There is a Phase 3 placebo-controlled clinical trial to evaluate the efficacy of sodium oligomannate (GV-971) in the treatment of mild to moderate Alzheimer's disease (AD).

A Study of Sodium Oligomannate (GV-971) in Participants With Mild to Moderate Alzheimer's Disease (GREEN MEMORY)

Why can sodium oligomannate (GV-971) improve cognition in people with Alzheimer's disease? What is the mechanism of this drug in AD?

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    $\begingroup$ Are you asking us to judge the outcome of a trial in advance? Could you edit to tell us what the actual question is, add relevant detail, at the moment it's not clear how the trial you've linked might relate to the mechanism of action (if there is one). $\endgroup$ Dec 8, 2021 at 16:15
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    $\begingroup$ I am just curious about the mechanism of this drug. $\endgroup$
    – Dan Li
    Dec 8, 2021 at 17:11

1 Answer 1


From Wikipedia, albeit not the best source for this sort of thing:

The mechanism by which sodium oligomannate may function is unclear and several possibilities have been proposed,[6] including amyloid beta disaggregation,[7] mediation of inflammatory responses to amyloid plaques,[8] protein binding inside neurons,[9] and alteration of intestinal bacteria.[10]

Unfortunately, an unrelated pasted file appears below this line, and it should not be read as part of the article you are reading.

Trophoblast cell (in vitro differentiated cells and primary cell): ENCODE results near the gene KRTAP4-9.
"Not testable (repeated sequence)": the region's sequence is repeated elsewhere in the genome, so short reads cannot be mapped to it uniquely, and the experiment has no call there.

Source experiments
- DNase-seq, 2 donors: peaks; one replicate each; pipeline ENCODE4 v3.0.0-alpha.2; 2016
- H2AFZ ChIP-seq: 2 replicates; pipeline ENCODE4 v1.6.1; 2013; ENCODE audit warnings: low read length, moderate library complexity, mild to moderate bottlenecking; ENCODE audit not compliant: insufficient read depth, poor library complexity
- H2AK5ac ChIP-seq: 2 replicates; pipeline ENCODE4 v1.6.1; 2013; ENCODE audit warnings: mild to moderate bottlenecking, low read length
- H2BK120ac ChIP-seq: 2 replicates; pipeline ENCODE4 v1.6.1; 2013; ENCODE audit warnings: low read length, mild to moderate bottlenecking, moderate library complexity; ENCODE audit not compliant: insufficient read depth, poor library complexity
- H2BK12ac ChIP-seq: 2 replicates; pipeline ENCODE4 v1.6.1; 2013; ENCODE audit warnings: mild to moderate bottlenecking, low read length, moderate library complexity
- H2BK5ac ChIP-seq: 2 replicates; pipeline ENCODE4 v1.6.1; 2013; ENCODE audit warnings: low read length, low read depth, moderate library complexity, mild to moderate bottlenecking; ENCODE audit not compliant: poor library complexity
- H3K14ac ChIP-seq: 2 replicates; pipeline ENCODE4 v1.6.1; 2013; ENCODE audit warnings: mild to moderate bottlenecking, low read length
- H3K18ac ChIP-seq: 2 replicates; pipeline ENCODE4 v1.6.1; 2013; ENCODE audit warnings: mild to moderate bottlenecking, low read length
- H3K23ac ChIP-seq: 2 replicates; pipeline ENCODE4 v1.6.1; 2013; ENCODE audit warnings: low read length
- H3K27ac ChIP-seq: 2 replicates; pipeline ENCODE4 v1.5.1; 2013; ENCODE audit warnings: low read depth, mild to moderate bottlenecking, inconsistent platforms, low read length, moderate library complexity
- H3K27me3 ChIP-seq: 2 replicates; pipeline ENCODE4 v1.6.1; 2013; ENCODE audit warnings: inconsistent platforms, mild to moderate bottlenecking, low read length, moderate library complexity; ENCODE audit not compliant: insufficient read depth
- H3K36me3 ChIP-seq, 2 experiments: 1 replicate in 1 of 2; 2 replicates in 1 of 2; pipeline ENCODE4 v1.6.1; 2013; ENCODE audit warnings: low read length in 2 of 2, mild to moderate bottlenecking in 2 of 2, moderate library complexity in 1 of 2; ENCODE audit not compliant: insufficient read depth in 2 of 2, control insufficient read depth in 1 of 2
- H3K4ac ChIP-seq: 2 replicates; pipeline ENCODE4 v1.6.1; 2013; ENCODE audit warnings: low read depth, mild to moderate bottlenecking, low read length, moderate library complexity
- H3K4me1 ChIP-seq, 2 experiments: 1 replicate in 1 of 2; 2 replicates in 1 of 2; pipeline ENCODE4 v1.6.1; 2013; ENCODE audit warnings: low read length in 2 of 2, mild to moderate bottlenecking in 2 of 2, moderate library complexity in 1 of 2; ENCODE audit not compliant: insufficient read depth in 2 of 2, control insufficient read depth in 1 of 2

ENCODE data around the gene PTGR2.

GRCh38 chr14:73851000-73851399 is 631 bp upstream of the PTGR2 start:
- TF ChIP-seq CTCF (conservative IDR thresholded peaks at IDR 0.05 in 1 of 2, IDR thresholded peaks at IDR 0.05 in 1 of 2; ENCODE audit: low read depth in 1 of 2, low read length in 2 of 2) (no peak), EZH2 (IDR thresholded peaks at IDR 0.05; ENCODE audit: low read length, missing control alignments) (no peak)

The page also mentions:

It was conditionally approved in China by the National Medical Products Administration in 2019 for mild to moderate AD to improve cognitive function.[1] However, the clinical data supporting its potential benefits have been received skeptically elsewhere[2][3][4] and are considered insufficient for approval in other countries.

Importantly, it's not necessary to know a drug's mechanism to get it approved, only to show that it is safe and effective. The mechanism for antidepressants, for example, is still not known, for any of them, we just know that they work better than a placebo. We also know what receptors in the brain they affect and the local mechanisms there, but without a better scientific understanding of depression it's not currently possible to understand which combination of those molecular effects give the behavioral effects.

Similarly, Alzheimer's disease is not understood mechanistically, so it's very plausible to develop drugs for it without knowing the mechanism. For this drug, it seems like both the mechanism and efficacy are not known to the standards expected by regulators in the US and EU for approval.

The proposed list of mechanisms mentioned on the Wikipedia page sound a bit to me like a collection of all the different theories of mechanisms for Alzheimers' disease itself, which is still poorly understood.


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